As the story goes on to say, this goes beyond destroying decades of work - destruction of a gene bank will also hurt regional farmers
Not just that. “The gene bank of these valuable fruit-bearing tress will be destroyed for ever. It will seriously affect horticulture prospects of the farmers in this belt,” says HARP’s Principal Scientist Shivendra Kumar.
Not only is this a political decision, it's a decision being made by the state legislature to benefit state legislators. So it isn't too surprising that they are unmoved by external forces.
This also flies in the face of a letter from Union Agriculture Minister Sharad Pawar earlier this year asking Chief Minister Madhu Koda to shelve the plan and instead issue mutation certificate of this land whose title was transferred to the ICAR by the Ranchi Deputy Commissioner in 1976. In 1979, HARP was set up with 100 percent funding by the Union government.

Wednesday, October 03, 2007

Fighting to save Greene Prairie

The University of Wisconsin-Madison's Arboretum is famous for its restored prairies. The most famous is the Curtis Prairie, established in the 1930s and 40s. Less well known is the 50-acre Greene Prairie, which was restored almost single-handed by Henry Greene in the 1940s and 50s.

Greene Prairie is currently under threat from Reed Canary Grass (Phalaris arundinacea) a perennial grass native to Eurasia. In North America it is invasive in wet sites; the Wisconsin DNR estimates that it dominates 10% of the state's wetlands. The Greene Prairie initially lacked permanently flooded areas, but runoff from suburban have altered the site. Reed Canary Grass currently dominates 10 acres of the 50-acre site. (Reed Canary Grass at Greene Prairie from: Zedler, J.B. and J. Wilcox. 2005. Interconnected Restoration Challenges: Controlling invasives and reestablishing natives, Arboretum Leaflet 1).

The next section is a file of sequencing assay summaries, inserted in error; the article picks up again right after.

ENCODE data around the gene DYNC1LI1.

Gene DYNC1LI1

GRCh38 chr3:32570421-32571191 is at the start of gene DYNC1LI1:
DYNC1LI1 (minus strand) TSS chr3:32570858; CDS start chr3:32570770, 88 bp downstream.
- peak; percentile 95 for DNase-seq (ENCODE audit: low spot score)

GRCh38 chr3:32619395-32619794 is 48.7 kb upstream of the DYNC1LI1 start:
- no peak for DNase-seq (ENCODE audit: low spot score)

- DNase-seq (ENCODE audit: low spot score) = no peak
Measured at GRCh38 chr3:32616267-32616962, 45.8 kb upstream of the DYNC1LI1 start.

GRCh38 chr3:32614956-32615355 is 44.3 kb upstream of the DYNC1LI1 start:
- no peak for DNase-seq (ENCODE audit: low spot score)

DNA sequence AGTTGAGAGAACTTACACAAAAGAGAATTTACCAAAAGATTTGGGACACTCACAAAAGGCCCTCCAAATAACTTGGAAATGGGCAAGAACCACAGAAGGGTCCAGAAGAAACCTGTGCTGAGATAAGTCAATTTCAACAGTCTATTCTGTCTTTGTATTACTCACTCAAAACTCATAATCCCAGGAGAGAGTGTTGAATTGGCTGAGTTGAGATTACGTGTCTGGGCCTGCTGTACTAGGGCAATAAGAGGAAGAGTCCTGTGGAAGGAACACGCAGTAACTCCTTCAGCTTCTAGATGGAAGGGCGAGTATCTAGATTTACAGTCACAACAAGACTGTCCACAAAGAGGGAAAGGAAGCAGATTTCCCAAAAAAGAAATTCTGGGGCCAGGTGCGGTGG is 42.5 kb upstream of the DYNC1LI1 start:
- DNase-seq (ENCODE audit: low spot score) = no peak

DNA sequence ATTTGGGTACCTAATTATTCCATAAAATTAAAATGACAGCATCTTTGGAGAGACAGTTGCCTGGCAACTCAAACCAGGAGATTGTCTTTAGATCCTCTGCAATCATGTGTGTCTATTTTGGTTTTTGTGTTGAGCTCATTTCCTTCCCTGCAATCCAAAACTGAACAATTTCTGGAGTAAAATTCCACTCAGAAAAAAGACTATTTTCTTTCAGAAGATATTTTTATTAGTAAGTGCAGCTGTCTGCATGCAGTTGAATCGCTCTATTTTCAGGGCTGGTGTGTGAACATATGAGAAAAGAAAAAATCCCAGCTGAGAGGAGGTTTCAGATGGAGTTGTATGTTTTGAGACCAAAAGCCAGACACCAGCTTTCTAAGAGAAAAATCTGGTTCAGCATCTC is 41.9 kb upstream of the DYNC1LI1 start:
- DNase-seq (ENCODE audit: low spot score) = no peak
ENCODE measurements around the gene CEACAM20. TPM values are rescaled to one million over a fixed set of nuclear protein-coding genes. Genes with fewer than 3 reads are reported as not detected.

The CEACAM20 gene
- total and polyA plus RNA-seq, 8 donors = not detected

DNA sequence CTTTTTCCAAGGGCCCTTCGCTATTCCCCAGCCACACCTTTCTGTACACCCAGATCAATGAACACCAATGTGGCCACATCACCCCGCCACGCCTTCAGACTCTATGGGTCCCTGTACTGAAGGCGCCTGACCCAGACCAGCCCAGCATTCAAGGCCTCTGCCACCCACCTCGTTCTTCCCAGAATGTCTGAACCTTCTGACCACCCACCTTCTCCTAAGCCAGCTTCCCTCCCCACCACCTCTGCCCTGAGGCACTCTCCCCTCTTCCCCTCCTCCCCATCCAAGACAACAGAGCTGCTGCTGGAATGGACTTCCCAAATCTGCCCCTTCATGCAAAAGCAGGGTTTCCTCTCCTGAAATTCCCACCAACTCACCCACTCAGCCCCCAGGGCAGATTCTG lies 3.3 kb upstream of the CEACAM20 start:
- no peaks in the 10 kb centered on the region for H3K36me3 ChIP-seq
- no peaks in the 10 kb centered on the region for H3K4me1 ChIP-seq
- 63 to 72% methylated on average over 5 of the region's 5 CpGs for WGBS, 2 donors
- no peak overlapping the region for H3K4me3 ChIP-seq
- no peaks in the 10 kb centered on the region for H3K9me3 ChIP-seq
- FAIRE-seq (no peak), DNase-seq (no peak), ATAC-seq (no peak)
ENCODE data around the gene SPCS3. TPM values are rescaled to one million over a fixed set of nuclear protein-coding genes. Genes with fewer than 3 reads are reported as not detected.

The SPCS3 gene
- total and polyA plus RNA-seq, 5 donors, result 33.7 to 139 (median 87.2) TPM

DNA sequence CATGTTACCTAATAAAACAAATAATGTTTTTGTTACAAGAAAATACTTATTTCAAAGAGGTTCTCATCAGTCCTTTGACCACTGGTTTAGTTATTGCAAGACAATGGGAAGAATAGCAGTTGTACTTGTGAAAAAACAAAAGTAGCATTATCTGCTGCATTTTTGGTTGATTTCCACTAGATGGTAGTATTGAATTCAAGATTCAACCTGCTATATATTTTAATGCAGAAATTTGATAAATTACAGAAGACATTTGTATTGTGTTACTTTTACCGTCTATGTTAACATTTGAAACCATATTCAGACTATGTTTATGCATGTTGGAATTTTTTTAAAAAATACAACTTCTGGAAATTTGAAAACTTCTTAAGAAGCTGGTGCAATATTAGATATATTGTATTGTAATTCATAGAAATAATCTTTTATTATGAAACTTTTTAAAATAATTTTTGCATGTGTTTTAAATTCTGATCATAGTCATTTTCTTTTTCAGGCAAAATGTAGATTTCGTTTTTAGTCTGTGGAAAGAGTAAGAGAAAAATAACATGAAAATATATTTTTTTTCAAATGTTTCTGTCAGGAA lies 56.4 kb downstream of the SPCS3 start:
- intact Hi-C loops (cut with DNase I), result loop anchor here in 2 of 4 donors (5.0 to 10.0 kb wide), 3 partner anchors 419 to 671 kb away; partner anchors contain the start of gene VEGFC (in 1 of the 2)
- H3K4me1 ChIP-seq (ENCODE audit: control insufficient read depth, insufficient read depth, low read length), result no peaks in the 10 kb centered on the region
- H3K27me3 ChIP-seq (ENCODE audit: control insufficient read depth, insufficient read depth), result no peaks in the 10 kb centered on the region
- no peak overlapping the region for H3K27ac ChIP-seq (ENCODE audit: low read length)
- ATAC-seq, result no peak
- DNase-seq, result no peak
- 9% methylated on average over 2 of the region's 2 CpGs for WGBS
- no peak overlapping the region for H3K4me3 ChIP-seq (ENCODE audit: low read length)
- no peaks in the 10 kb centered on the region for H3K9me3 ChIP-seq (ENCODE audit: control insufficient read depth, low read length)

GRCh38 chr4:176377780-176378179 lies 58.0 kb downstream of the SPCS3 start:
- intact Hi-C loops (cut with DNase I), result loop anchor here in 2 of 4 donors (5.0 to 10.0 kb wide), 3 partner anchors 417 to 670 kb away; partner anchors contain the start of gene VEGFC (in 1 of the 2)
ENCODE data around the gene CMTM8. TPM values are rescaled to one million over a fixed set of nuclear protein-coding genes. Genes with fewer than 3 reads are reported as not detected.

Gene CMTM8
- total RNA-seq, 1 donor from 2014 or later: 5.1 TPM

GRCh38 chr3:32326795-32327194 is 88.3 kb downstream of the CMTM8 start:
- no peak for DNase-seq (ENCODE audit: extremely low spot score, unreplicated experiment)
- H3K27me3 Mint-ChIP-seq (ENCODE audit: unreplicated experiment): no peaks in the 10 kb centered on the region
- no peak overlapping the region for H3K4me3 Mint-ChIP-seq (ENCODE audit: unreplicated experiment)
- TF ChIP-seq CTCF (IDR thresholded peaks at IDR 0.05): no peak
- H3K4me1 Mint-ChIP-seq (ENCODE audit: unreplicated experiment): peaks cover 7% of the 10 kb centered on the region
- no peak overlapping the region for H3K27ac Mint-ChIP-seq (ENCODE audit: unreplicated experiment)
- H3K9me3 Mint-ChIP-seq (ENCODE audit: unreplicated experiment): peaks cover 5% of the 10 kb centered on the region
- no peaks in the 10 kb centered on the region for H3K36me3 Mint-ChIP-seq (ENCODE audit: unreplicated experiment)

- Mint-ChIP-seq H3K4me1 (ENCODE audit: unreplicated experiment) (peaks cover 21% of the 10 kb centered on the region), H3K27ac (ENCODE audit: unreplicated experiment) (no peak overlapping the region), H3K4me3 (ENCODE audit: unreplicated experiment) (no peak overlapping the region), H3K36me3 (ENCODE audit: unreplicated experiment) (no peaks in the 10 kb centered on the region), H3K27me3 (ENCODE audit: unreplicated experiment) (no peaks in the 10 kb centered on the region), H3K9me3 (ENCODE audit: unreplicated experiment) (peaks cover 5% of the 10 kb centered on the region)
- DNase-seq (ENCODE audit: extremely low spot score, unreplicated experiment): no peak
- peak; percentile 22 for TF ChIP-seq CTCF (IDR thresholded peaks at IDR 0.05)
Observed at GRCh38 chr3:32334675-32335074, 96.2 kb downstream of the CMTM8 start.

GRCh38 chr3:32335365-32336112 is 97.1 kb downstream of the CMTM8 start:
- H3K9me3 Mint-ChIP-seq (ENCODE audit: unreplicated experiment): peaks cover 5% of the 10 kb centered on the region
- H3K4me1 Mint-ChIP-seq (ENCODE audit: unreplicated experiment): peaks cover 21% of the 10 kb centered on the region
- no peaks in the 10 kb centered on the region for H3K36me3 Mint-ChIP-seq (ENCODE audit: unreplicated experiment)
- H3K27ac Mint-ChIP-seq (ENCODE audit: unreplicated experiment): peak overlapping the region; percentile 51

So far, restoration efforts have had limited success. University of Wisconsin-Madison News reports on new efforts to incorporate students in the restoration project.

In the new plan, Arboretum staff will burn the experimental site and apply sethoxydim in the spring. Then, each fall, the ecology students will sow native seeds, survey plant diversity and abundance, and otherwise monitor the project's progress. In keeping with its experimental nature, researchers will review the data carefully each year and make adjustments to the approach as needed.

The team hopes not only to keep reed canary grass from spreading further, but also to push it back eventually toward the south. No matter what the final outcome, however, Herrick has no doubts about the benefits.

"At a time when resources are stretched, we could never, as Arboretum staff, pull off this experiment on our own. So, incorporating the students is a perfect way to do this," he says. "It's an education for them - first and foremost. But we also get to advance restoration ecology research and answer land care questions. It's a win, win, win, all the way around."

Friday, September 28, 2007

Serendipity and the origin of crops

In Puerto Rican dry forest, one of the most striking dichotomies is between forests dominated by native species and forests dominated by exotic Leucaena leucocephala. Most forests that have regrown on abandoned agricultural land are dominated by Leucaena. The colonisation of these areas by native tree species is slow - either the native species are poor colonisers, or Leucaena resists invasion. Its importance on the landscape and apparent stability made me fascinated with the species.

One of the things which struck me early on was the fact that many published sources listed Leucaena as a native species in Puerto Rico. To me, its behaviour shouted “exotic”, but when I spoke to Liogier at the University of Puerto Rico herbarium (author of the Flora of Puerto Rico) he said that it was probably introduced, but there were no records to say anything conclusive, one way or the other. So I was very happy when I came across Colin Hughes’ Monograph of Leucaena. Based on the diversity of hyperparasitoids Hughes concluded that Leucaena leucocephala was native to Central Mexico. He concluded that the abundant populations in the Yucatan (which often formed pure stands in disturbed areas) were, in fact, introduced. And that was the last I had heard on the subject for almost a decade.